Secret tribunal to hear claims police spied on Northern Ireland journalists

<span>Trevor Birney (left) and Barry McCaffrey outside Castlereagh police station in Belfast, with a haul of journalistic material unlawfully seized by police in June 2019. </span><span>Photograph: Liam McBurney/PA</span>
Trevor Birney (left) and Barry McCaffrey outside Castlereagh police station in Belfast, with a haul of journalistic material unlawfully seized by police in June 2019. Photograph: Liam McBurney/PA

Allegations that UK police and intelligence spied on investigative journalists to identify their sources will be heard by a secret tribunal on Wednesday, with judges urged to ensure as much as possible takes place in open court.

Trevor Birney and Barry McCaffrey asked the investigatory powers tribunal (IPT) to look into whether police in Northern Ireland and Durham, as well as MI5 and GCHQ, used intrusive surveillance powers against them.

The pair, whose case is a cause célèbre among press freedom campaigners, were arrested in 2018 after they produced No Stone Unturned, an award-winning documentary about apparent collusion between the police and suspected murderers in the 1994 Loughinisland massacre, in which six Catholic men were killed by loyalist paramilitaries.

Northern Ireland’s top judge subsequently rebuked the Police Service of Northern Ireland (PSNI) and Durham constabulary – which carried out raids against the men – due to a potential conflict of interest within the PSNI, and ruled the arrests were unlawful.

The journalists then asked the IPT to investigate the use of covert surveillance against them but only found out last year, almost four years after their complaint to the tribunal, that it had been conducting a secret investigation into their case.

The two-day hearing in London beginning on Wednesday is the IPT’s first concerning Birney and McCaffrey where the public will be allowed in at all, but there are fears that if substantive parts are held behind closed doors the full truth will not come out.

McCaffrey said: “We fear that this [surveillance] is happening all over the UK. If police have been engaged in wrongdoing, if police protected killers or broke the law the public has a right to know. That’s not national security. How is secret hearings and hiding behind the national security issue in the interest of open justice, public confidence? National security is stopping people from being killed, stopping bombs, it’s not hiding the truth.”

He said it was a test case for safeguards introduced in 2016 that were intended to protect journalists against police misconduct, but that justice would not be served if the police were able to make assertions in private that could not be challenged by the journalists or their lawyers.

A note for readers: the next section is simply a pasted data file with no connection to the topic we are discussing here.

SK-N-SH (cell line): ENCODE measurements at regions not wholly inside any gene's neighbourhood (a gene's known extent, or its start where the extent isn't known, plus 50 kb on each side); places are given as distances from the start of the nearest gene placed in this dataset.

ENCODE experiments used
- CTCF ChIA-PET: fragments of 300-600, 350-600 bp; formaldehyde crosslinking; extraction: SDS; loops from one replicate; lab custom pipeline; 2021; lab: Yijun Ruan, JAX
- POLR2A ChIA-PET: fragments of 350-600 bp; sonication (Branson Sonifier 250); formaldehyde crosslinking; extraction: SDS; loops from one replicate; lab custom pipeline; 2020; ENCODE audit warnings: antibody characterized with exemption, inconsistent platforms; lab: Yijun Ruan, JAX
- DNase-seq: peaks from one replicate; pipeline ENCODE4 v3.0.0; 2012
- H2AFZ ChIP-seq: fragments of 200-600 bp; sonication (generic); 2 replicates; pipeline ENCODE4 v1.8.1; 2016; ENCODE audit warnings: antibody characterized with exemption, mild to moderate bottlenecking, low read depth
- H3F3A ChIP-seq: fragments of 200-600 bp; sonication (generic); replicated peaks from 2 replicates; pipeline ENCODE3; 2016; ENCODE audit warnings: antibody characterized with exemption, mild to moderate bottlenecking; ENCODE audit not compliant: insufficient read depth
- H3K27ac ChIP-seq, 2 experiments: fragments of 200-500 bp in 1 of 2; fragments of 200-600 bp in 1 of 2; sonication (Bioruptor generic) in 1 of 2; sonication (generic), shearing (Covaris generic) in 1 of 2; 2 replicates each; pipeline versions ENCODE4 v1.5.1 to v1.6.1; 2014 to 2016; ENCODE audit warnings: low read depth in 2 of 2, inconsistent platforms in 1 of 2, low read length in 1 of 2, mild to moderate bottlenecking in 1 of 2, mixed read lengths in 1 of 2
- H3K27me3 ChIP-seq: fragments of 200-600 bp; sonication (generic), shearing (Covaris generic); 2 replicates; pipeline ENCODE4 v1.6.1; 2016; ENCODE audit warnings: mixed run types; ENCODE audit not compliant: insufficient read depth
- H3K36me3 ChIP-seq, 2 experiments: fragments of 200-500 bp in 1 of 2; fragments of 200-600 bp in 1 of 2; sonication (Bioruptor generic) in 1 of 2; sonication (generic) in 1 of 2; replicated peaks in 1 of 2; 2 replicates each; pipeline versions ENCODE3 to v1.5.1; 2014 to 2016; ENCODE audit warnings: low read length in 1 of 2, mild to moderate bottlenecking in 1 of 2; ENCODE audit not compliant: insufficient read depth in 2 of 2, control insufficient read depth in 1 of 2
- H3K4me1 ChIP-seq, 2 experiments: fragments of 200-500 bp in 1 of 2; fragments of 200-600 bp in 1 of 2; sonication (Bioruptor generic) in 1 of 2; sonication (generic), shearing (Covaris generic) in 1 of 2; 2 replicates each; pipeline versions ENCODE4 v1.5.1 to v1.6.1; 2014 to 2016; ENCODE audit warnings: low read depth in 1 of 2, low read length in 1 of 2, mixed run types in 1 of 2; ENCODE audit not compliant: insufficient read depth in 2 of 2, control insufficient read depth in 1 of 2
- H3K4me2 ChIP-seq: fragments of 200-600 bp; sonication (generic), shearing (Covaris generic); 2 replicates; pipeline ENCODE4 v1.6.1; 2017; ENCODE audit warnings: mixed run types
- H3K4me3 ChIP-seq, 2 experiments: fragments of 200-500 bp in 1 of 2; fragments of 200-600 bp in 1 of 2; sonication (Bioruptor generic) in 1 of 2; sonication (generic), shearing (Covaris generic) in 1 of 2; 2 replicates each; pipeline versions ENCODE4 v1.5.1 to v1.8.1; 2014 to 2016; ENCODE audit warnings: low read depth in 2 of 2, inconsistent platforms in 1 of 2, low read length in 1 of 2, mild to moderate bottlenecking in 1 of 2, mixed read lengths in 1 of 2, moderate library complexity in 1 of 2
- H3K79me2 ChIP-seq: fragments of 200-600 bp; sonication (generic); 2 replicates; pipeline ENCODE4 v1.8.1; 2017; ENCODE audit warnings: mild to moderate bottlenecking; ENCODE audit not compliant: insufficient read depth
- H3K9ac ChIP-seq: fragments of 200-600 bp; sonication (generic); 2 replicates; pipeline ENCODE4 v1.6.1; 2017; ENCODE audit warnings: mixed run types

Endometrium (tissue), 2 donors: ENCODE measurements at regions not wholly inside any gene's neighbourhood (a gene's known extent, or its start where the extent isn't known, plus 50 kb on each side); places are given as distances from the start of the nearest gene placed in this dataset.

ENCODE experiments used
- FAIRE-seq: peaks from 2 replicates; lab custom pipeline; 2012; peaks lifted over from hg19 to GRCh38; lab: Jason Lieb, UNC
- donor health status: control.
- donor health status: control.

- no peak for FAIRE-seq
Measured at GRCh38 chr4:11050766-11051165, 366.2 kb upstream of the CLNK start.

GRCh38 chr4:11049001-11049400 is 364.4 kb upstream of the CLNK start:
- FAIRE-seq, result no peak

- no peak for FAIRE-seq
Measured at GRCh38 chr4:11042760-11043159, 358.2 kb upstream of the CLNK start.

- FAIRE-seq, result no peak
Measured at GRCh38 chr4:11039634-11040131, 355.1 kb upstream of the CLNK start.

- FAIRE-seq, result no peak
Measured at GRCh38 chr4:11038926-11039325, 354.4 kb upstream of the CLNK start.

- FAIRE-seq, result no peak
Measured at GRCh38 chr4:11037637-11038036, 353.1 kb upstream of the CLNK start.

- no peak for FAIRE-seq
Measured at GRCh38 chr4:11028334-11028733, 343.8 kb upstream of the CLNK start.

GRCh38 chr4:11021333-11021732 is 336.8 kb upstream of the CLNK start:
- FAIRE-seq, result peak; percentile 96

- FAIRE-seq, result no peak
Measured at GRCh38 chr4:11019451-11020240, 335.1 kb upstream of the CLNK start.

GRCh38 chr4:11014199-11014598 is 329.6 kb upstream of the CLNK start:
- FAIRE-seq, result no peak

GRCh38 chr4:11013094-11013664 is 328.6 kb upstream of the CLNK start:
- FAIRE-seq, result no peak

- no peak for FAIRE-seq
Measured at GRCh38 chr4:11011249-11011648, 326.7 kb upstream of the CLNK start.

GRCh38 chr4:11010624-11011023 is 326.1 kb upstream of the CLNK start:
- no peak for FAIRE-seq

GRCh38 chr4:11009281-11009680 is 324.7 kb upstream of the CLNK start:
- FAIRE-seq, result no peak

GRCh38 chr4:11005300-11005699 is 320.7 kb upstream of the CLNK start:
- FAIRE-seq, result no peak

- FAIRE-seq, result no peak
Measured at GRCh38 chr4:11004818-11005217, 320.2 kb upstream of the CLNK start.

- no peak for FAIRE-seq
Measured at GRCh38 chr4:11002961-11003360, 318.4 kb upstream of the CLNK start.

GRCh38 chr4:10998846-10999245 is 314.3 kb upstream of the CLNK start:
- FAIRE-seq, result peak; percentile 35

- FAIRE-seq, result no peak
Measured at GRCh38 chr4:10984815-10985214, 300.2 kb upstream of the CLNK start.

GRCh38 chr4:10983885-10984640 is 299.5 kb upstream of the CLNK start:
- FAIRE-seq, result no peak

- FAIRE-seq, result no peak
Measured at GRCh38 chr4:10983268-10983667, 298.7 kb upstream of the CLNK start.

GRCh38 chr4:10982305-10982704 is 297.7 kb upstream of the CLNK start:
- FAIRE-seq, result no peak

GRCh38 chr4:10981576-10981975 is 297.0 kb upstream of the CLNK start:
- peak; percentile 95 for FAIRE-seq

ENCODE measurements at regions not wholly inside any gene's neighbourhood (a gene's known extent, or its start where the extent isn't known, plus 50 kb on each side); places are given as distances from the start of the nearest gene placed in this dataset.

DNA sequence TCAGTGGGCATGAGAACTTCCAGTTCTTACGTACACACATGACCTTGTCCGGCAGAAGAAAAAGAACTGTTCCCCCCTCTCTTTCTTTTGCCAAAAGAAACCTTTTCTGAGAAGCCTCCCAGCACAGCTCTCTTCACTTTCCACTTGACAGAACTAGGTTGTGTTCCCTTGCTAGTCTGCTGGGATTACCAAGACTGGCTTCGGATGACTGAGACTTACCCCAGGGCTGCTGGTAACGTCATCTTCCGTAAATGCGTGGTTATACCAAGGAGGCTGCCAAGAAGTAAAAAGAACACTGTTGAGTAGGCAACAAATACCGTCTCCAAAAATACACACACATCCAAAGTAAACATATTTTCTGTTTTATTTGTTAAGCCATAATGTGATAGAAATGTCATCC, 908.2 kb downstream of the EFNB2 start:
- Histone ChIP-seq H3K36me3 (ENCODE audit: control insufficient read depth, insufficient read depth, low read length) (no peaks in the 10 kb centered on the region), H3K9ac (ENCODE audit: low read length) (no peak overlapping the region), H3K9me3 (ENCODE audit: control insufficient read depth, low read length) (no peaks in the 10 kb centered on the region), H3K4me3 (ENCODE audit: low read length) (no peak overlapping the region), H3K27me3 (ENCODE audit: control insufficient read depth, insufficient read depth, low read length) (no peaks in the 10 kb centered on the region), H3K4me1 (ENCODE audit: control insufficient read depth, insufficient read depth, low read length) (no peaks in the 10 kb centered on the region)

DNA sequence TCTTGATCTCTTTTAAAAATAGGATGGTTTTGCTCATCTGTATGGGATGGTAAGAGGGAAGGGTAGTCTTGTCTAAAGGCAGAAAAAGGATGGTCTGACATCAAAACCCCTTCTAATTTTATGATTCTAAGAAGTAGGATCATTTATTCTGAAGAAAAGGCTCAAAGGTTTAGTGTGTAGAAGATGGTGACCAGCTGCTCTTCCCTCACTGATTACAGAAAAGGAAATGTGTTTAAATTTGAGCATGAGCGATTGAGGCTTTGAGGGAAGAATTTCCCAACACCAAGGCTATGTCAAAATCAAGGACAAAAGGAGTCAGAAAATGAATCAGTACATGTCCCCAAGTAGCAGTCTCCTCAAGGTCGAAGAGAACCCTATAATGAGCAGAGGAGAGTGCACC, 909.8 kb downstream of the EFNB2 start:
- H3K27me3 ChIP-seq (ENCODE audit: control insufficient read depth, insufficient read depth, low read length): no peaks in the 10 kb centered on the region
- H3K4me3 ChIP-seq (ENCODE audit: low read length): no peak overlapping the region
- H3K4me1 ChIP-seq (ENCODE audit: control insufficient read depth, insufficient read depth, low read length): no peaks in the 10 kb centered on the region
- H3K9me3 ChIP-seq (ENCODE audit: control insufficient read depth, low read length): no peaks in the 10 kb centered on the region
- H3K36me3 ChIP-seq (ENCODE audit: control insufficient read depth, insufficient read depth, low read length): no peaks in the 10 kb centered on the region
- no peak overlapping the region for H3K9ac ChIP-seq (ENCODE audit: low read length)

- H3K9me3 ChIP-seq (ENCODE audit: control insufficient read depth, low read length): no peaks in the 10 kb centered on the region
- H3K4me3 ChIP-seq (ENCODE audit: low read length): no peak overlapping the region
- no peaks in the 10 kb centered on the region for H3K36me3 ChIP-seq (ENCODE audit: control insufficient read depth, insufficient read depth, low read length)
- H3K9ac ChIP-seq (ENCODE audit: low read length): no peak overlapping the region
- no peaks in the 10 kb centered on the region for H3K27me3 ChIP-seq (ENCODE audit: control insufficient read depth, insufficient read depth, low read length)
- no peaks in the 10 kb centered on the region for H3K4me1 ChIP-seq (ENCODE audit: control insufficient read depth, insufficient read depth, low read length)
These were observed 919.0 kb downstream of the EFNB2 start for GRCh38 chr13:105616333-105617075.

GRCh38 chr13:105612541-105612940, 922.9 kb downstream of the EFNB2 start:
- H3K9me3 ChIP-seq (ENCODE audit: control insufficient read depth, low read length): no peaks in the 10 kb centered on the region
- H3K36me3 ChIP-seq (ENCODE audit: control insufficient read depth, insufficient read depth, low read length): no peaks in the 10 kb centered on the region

Birney said the IPT had done great work so far but added: “To hold the police forces and intelligence services to account, they have to be seen to be held to account. At the end of the day I hope that we learn what happened and we come to fully understand exactly the scope and the level of the operations that were put in place against us, that’s what we’ve been waiting for five years. And I hope these hearings are the start – or the beginning of the end – of that process, when we can get the full truth.”

Amnesty International said the IPT hearing had the potential to be “a test case for press freedom in the UK”, while Open Rights Group called it groundbreaking.

The human rights groups were signatories to a joint statement alongside the Committee to Protect Journalists, Index on Censorship and Reporters Without Borders UK in which they urged the IPT to ensure “public transparency and accountability”.

They said: “The use of covert surveillance against journalists who speak the truth to power harms everyone’s right to freedom of expression and information. We are also concerned that it is not only journalists who are subjected to unlawful action by public authorities using covert intrusive techniques involving UK authorities.

“The police must come clean; Durham constabulary and the PSNI should reveal the full extent of the covert and intrusive surveillance used to target journalists.”

On Wednesday morning, the National Union of Journalists in Belfast will hand in a letter backing the pair to the PSNI chief constable, Jon Boutcher, to coincide with the start of the case in London.